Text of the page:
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Sep 3, 2014 10:58 AMPublication: The Southampton Press

Watershed Developments On Horizon For Southampton Town

Sep 3, 2014 10:58 AM

In the 18 months before the next round of local elections, the sitting Southampton Town Board is in a position to rule over some of the most ambitious, controversial and challenging development proposals to face the town in recent memory.

From laying out the revitalization and redevelopment of the main thoroughfare in the eastern part of town, to a bank of luxury housing on the Shinnecock Canal, to a sprawling new golf course development, the list of projects that will need the approval of the Town Board in the coming months carries the potential to change the face of many communities.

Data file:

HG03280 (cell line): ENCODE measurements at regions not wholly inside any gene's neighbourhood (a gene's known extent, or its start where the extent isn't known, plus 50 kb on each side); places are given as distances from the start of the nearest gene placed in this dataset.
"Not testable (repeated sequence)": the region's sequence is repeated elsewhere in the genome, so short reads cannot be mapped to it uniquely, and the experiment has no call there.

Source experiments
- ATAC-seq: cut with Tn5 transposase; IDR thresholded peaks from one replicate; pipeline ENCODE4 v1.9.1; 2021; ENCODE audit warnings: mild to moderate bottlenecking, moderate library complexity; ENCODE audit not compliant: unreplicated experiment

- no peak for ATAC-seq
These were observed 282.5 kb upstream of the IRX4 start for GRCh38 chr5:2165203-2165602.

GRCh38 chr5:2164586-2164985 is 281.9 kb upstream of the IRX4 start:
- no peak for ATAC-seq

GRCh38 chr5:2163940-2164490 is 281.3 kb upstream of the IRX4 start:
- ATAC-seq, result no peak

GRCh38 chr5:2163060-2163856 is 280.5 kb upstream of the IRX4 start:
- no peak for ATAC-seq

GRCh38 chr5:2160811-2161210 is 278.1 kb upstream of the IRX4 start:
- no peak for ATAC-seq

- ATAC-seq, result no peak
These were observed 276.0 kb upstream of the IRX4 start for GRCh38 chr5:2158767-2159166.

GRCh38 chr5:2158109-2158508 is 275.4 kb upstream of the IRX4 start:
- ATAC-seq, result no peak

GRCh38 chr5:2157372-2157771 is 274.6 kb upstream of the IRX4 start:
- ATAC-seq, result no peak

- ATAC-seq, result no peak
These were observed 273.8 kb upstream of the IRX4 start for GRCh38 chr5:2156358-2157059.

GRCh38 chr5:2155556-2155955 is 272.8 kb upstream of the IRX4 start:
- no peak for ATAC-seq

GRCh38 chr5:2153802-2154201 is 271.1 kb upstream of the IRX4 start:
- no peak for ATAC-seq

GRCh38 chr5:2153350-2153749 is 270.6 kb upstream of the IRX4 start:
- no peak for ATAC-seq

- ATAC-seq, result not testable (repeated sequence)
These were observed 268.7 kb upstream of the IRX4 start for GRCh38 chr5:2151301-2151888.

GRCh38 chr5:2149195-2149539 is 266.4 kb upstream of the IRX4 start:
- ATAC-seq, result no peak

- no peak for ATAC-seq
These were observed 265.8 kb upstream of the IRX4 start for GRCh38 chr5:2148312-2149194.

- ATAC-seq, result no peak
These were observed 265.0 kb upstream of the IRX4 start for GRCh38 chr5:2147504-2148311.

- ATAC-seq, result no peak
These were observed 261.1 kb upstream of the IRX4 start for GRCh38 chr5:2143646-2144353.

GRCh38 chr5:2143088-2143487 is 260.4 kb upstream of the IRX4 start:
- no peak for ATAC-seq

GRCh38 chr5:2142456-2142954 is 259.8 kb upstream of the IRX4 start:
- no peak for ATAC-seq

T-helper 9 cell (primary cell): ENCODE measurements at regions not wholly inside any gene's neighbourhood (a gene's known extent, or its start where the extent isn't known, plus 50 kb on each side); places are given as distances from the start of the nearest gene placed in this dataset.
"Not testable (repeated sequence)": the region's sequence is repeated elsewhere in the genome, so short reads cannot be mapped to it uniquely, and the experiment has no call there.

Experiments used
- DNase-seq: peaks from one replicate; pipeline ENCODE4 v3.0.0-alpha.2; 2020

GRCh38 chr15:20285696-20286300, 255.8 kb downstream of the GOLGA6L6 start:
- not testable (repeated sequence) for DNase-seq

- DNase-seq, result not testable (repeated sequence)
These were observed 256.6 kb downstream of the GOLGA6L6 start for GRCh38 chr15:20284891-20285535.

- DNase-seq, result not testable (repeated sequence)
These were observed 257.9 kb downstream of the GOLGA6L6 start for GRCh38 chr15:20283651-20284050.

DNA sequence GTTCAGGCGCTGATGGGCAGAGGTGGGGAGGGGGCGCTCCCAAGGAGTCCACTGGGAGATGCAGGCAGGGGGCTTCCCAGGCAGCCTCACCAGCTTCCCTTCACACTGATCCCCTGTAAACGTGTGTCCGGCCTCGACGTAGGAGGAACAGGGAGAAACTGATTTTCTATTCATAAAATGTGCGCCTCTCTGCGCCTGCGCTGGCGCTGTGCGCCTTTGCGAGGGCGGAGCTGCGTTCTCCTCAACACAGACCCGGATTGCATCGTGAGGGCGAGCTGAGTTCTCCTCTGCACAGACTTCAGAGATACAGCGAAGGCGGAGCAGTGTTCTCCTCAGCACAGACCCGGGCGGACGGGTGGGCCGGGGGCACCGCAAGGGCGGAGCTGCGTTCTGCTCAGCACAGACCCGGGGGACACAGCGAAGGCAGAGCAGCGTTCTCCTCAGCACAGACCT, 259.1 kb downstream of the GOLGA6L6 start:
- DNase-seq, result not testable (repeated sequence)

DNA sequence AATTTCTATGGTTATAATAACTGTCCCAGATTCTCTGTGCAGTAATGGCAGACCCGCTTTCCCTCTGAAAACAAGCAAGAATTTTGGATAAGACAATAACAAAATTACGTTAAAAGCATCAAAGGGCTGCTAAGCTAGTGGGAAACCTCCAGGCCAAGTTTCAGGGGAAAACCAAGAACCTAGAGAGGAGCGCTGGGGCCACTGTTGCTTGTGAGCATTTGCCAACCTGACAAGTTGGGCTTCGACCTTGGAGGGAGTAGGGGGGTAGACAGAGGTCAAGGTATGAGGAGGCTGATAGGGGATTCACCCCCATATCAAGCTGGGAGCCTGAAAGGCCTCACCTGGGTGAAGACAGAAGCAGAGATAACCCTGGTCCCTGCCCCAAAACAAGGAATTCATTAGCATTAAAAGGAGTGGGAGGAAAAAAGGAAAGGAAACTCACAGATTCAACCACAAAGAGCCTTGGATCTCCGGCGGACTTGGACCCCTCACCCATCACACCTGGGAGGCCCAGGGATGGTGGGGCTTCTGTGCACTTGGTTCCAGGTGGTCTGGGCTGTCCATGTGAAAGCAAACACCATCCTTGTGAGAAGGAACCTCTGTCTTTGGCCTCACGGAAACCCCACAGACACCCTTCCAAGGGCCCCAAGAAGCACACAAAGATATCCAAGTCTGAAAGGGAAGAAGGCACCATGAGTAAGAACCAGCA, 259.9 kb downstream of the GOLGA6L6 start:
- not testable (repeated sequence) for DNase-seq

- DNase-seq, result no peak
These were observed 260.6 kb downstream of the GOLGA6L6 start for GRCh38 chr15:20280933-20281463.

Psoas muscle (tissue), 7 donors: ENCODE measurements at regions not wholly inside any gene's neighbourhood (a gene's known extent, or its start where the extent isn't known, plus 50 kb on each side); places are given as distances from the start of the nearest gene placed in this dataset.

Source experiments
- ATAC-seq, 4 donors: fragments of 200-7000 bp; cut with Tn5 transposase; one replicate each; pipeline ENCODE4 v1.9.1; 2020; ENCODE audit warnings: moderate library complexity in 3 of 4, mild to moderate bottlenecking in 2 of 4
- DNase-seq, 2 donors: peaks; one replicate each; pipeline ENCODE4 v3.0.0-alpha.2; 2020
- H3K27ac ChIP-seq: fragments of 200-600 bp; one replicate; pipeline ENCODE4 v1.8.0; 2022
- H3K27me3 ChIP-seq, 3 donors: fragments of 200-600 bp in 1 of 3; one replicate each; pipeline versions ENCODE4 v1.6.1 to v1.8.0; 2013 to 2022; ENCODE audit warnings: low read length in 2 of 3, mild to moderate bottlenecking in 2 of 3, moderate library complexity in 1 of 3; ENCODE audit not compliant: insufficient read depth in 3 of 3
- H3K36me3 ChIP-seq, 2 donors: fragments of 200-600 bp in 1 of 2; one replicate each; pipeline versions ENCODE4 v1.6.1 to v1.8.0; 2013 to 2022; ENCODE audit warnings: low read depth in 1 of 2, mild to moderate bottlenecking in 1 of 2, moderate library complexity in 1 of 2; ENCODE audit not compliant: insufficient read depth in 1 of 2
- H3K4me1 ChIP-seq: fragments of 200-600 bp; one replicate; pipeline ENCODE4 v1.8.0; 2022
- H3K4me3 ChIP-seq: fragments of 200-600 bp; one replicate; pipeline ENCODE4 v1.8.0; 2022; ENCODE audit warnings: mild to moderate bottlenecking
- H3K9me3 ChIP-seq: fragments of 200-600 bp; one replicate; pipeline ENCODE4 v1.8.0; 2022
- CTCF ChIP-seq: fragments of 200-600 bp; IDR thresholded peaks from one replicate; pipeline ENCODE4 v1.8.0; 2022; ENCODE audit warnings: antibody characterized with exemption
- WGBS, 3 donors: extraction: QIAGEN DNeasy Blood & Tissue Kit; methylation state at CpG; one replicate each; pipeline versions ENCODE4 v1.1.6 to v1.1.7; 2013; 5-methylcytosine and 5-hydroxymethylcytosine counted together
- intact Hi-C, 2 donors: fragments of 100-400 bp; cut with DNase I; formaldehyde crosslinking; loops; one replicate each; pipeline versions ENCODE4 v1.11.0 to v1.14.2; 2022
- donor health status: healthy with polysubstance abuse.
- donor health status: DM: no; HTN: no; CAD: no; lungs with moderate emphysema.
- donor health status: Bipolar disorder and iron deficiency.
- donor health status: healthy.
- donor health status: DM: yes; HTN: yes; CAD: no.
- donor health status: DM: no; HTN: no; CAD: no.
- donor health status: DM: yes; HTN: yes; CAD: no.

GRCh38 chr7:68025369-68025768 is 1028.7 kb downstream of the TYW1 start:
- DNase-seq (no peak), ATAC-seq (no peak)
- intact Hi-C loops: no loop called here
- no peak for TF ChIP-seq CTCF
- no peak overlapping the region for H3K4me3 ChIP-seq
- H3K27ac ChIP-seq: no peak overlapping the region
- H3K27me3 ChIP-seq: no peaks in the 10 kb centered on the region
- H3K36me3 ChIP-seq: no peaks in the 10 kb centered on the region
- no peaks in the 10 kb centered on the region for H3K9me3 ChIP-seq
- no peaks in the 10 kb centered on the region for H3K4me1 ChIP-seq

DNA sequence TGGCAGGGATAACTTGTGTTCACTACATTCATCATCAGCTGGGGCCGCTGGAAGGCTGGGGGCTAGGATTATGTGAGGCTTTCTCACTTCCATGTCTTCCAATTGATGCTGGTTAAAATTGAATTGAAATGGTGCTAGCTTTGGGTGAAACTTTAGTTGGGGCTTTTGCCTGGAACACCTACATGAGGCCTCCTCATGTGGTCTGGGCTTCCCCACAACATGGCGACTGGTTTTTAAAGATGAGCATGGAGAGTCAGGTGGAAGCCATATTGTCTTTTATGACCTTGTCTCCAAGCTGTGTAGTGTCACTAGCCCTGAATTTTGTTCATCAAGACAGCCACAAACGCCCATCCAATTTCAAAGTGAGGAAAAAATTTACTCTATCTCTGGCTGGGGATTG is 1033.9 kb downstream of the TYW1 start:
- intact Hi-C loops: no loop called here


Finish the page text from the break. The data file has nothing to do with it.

“I’m excited—I think we’re all excited, actually,” first-year Councilman Stan Glinka said of the potential gravity of the board’s coming agenda. “There are some big decisions to be made. But it’s a positive challenge. We all welcome this ... This is why we got elected.”

The board weathered mountains of criticism in June for its unanimous approval of Sandy Hollow Cove, a 28-unit apartment complex off Sandy Hollow Road in Tuckahoe. As it did with that project, which had initially been proposed as 34 larger units, the board has brushed off other projects at first look and sent them back to the applicants for retooling.